Asylum-seekers in Tucson’s federal court lost one of the few protections they had from a quick deportation when U.S. marshals recently barred them from carrying a one-page document while in custody.
The petition helps asylum-seekers ask for a hearing before an immigration judge and says the holder, who signs the document in front of a witness, fears returning to their home country.
After more than a year of allowing defense lawyers to give the document to asylum-seeking clients, the U.S. Marshal’s Service said the petitions had become a burden in recent weeks.
The marshals, who oversee criminal defendants in federal court, had allowed the petitions when they saw “one or two here and there,” but several weeks ago a trickle of petitions given to border crossers by their lawyers turned into a deluge, said David Smith, assistant chief deputy U.S. marshal for Tucson.
“It happened for two or three days before we said, ‘It’s not going to work for us,’” Smith said.
The move comes as thousands of asylum-seekers try to state their case to U.S. immigration authorities along the border with Mexico. In response, the Trump administration tried in early November to prohibit asylum claims if they are not made at legal ports of entry.
In Tucson’s federal court, thousands of people are criminally prosecuted every year for crossing the border between ports of entry. The petition helps some of them get on a similar track to see an immigration judge as the hundreds of families who turned themselves over to Border Patrol agents in Southern Arizona this year seek to legalize their status.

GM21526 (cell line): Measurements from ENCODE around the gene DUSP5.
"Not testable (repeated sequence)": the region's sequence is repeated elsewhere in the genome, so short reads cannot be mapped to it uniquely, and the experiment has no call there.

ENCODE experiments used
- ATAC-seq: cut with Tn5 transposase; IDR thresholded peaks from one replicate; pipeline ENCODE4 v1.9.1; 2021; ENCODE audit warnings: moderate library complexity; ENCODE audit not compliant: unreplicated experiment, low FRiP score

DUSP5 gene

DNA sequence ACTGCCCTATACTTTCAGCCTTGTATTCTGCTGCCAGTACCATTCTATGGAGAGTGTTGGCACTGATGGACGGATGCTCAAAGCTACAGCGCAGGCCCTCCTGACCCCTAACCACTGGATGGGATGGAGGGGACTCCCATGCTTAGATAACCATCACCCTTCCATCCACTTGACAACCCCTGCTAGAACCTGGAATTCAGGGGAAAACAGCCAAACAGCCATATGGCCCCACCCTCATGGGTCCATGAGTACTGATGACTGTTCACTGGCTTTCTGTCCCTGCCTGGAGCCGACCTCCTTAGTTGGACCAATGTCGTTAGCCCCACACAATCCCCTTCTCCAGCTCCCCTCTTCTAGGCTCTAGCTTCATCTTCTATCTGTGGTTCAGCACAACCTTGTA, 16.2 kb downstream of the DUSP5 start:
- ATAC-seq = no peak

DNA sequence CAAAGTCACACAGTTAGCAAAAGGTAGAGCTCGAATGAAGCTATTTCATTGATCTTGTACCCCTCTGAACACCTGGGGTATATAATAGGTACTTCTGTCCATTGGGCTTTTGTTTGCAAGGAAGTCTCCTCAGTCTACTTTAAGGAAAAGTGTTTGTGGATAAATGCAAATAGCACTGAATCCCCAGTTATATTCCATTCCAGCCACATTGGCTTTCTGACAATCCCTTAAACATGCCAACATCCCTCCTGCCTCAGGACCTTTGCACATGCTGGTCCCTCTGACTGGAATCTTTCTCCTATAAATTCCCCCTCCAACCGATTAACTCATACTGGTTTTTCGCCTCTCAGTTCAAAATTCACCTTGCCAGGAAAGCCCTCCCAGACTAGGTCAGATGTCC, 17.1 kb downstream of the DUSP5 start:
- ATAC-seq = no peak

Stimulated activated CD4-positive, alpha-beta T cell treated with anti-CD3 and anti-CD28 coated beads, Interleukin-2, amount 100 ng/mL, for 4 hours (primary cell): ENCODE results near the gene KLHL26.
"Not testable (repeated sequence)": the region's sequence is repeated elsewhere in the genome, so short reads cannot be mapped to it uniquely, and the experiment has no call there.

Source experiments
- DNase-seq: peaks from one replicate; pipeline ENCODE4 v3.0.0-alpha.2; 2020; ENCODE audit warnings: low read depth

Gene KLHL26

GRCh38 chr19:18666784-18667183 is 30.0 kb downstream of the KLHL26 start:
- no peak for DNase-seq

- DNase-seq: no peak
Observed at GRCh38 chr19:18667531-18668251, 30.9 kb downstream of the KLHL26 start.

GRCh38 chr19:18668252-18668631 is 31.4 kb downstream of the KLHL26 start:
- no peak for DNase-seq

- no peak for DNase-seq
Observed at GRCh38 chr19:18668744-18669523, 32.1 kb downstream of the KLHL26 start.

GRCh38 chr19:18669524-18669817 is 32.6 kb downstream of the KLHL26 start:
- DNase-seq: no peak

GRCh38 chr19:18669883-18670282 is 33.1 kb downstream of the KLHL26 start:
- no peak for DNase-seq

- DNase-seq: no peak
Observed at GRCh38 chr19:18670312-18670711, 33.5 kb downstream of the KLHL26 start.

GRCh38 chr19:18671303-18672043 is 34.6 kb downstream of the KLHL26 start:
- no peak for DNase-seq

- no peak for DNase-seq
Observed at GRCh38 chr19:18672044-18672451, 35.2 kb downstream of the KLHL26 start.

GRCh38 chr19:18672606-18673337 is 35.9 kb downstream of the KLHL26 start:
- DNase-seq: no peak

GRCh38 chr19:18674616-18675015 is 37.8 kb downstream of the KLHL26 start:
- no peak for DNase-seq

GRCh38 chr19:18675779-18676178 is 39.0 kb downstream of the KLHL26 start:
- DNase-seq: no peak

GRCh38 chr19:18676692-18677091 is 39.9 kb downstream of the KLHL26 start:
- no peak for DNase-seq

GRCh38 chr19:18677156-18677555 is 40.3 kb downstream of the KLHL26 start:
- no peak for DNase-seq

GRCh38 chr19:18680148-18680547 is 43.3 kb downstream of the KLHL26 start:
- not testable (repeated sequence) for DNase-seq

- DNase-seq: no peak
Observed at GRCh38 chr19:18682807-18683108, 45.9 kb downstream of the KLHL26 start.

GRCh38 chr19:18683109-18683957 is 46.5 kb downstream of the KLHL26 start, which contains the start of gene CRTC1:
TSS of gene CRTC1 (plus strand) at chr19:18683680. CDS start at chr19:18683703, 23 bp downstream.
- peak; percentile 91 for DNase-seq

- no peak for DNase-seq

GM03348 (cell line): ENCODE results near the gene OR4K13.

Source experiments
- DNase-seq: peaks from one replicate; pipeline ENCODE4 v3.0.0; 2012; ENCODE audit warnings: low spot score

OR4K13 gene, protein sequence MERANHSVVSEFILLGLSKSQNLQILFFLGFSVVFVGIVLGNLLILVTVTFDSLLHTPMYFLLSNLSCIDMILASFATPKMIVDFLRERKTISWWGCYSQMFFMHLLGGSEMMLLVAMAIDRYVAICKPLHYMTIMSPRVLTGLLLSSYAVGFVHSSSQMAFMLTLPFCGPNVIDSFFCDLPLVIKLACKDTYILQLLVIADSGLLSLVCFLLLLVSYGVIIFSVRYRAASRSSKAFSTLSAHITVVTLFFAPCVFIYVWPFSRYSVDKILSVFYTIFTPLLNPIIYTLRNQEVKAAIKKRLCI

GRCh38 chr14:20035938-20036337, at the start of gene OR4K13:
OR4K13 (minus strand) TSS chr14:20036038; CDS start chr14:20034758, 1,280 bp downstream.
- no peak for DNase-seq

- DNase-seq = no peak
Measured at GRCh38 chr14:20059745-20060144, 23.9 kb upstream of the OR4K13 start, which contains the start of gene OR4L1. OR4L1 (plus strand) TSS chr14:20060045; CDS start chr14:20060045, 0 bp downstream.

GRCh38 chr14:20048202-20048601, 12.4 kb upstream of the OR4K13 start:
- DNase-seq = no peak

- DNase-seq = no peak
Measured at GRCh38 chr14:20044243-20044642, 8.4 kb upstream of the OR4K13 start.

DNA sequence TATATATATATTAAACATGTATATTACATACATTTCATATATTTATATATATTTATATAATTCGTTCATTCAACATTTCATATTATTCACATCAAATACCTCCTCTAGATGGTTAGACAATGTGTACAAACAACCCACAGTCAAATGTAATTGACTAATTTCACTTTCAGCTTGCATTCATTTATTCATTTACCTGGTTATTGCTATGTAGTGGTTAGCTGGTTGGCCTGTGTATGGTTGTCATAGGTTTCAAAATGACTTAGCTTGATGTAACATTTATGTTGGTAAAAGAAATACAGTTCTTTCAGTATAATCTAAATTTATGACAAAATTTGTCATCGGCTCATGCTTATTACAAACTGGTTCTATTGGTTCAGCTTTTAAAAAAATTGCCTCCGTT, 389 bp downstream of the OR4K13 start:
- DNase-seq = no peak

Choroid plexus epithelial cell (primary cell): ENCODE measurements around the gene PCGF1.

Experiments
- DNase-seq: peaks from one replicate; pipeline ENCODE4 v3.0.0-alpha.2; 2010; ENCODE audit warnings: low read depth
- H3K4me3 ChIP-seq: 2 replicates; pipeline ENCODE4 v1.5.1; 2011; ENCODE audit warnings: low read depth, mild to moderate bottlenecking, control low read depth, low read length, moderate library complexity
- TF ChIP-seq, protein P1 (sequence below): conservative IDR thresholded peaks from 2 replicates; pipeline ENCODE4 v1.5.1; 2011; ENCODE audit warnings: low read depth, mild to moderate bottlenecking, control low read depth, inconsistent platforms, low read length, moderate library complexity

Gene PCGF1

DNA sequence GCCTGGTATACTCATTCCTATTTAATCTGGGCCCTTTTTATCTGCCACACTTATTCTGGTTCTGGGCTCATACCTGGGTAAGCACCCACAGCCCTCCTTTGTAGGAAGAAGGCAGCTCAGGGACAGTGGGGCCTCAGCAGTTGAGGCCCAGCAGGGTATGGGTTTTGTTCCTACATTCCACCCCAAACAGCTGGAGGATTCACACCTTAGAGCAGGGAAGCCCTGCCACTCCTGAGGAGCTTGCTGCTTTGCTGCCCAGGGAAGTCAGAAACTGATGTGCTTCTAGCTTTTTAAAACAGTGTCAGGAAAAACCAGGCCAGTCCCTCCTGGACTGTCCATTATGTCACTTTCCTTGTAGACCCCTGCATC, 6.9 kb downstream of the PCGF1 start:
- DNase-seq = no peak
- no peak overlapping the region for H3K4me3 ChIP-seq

Defense lawyers in Tucson, including those who work in the fast-track criminal prosecution program for border crossers known as Operation Streamline, were trained in August 2017 and again in June to give the petitions to asylum-seeking clients and follow up with an email to U.S. Immigration and Customs Enforcement.
Under the new petition policy, lawyers can mail the petitions to their clients at the detention centers where they are held after the hearings, Smith said.
“We’re not trying to deny anyone access to any form they need for legitimate purposes,” Smith said. “If we found out defendants weren’t getting the documents, we would find a better way.”
The marshals’ ban on the petitions is an “ongoing issue that we’re still working on resolving,” said Eric Rau, a supervisor at the Federal Public Defender’s Office in Tucson.
Mailing the petitions to detention centers “doesn’t necessarily work” for defendants with asylum claims who are sentenced to time served and will be deported quickly, Rau said.
More than 10,000 first-time border crossers have been sentenced to time served in Tucson since the Trump administration restarted prosecutions of first-time crossers in May 2017, court records show.
If they don’t have the tools or the information to express their fear, “sometimes they get swept up and taken away” before anyone can ask them, said Laura St. John, legal director at the Florence Immigrant and Refugee Rights Project.
If they do not express a fear of returning to their home country, Mexican citizens sentenced to time served can be deported within a day, St. John said.
For those from Guatemala, Honduras, or other Central American countries, the deportation process can take as little as a few days.
St. John said she sees a “really significant number of people on a regular basis who went through Streamline and then expressed a credible fear.”